As blockchain continues its crusade to revolutionize the inner workings of almost every industry, some of its earliest and most anticipated applications are finally bearing fruit. As many blockchain enthusiasts can attest to, the retail industry is one of the young technology’s ripest targets, both for the size of the audience and for its ability to garner B2B and B2C users. Now, the hard work that many innovative companies have put in is beginning to illustrate just how different retail will be in the coming years thanks to blockchain.
Just as minute fractions of bitcoin can be tracked on the blockchain’s digital ledger, so can physical items. By the same token, the existing solutions for tracking these goods as they move around the world are infested with middlemen and the fees that they take for ensuring proper oversight of the supply chain. Companies like UPS that invest huge amounts of capital to assure that their shipments arrive on time and in one piece are now looking at blockchain solutions to more efficiently (and inexpensively) deliver comprehensive coverage.
It all depends on the ledger. Once an event is confirmed on the ledger—which might happen by way of an IoT beacon passing through a checkpoint, for instance—it’s permanent. A decentralized ledger is essentially a shared spreadsheet that updates on all user versions in real-time, allowing service providers at every level to stay in sync (and accountable) without effort. The increased transparency of such a system can identify exactly where items are lost on the supply chain, enable shippers to give dynamic prices depending on weather conditions, and more accurately estimate delivery times. Companies taking advantage of such systems can save immensely on overhead, passing the cost savings on to customers.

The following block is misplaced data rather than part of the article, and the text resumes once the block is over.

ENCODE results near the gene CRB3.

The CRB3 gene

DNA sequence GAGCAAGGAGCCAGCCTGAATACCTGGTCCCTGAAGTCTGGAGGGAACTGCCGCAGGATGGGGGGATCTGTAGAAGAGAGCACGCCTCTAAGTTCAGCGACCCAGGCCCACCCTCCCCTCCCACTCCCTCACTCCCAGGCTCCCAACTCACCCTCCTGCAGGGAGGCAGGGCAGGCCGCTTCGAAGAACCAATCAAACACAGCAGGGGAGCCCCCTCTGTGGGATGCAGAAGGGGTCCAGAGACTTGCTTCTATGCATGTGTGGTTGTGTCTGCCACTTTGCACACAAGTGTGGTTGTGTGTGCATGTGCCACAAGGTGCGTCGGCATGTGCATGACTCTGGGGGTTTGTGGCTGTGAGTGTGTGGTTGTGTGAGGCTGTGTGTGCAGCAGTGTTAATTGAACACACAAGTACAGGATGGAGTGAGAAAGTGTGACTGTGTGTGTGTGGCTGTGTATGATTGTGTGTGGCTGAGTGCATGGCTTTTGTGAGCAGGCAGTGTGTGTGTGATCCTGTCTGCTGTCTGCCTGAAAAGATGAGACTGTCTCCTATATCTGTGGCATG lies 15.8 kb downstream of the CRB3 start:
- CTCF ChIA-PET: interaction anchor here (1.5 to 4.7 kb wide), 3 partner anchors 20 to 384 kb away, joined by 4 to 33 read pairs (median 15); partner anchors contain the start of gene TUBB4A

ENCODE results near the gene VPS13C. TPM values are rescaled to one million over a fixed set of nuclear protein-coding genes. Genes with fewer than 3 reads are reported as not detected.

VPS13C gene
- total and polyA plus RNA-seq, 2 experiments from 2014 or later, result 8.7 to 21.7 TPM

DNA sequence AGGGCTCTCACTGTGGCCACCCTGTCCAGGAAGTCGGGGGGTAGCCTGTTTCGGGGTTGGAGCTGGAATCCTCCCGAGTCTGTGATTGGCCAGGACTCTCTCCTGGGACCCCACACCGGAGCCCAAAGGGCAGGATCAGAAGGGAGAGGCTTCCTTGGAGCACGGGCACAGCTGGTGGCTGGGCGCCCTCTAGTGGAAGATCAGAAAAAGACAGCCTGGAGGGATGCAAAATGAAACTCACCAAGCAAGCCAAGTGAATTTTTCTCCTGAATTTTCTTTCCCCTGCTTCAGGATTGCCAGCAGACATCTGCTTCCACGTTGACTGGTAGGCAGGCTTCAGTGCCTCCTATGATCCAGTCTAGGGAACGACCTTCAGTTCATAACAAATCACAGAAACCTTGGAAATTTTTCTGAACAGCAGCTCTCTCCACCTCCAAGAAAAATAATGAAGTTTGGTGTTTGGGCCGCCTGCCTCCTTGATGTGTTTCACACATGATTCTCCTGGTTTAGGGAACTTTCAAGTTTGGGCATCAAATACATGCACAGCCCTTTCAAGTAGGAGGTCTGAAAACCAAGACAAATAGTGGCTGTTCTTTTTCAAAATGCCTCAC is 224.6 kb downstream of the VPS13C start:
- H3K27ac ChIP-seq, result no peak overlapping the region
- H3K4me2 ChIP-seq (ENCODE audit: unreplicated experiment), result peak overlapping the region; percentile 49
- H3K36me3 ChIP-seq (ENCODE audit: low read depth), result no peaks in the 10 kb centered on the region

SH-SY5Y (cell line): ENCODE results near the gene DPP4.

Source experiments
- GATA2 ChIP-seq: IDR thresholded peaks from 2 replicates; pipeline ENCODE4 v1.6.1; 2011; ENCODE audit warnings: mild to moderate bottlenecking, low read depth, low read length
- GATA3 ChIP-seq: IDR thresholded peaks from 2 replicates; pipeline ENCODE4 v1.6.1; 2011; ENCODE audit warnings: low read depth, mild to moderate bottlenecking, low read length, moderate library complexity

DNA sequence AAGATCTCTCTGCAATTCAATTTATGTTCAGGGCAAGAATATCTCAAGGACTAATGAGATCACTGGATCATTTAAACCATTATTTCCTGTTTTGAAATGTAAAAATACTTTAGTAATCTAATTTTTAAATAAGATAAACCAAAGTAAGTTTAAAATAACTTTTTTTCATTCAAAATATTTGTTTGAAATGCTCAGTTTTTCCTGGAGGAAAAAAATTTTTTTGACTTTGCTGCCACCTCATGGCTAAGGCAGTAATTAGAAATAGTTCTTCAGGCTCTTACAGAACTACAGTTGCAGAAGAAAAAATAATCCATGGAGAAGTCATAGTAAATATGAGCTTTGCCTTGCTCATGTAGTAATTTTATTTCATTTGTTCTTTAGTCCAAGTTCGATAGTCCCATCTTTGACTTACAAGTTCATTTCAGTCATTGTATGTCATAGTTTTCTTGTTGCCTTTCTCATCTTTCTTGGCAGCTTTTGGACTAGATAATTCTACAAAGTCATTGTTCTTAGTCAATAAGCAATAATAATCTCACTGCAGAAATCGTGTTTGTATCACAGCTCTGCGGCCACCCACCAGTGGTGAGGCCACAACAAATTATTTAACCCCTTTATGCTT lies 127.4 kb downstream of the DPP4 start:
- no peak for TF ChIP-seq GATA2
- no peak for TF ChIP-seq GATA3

Identifying a fake item is difficult for someone with untrained eyes, but blockchain can help give retail goods a verifiable identity just as it can a cryptocurrency wallet address. A company that inputs or scans its items with a blockchain solution like Block Verify can always identify a duplicate item due to its absence on the ledger. As a shipment of handbags moves through the supply chain, each bag pings its existence to the ledger which corroborates the bag with its ID number, and ensures that all are accounted for.
This innovation is most useful for high-end retail and pharmaceutical companies, who have much to lose if a fake product makes its way onto shelves. Thankfully, by using mobile devices to quickly label and sync items with the ledger at every stage, it’s virtually impossible for them to go missing or to be replaced with a convincing replica.
3. The Token Effect
Part of blockchain’s value proposition is its unique functionality with tokens, which are derivative currencies using the ledger as a medium to accomplish various transactional feats. People can use it like money, yet its presence on the ledger lends it more utility than cash. With clever use of smart contracts, companies can delegate how and why tokens move through their proprietary blockchains, and can therefore nurture tailored relationships with their customers beyond the simply transactional aspect.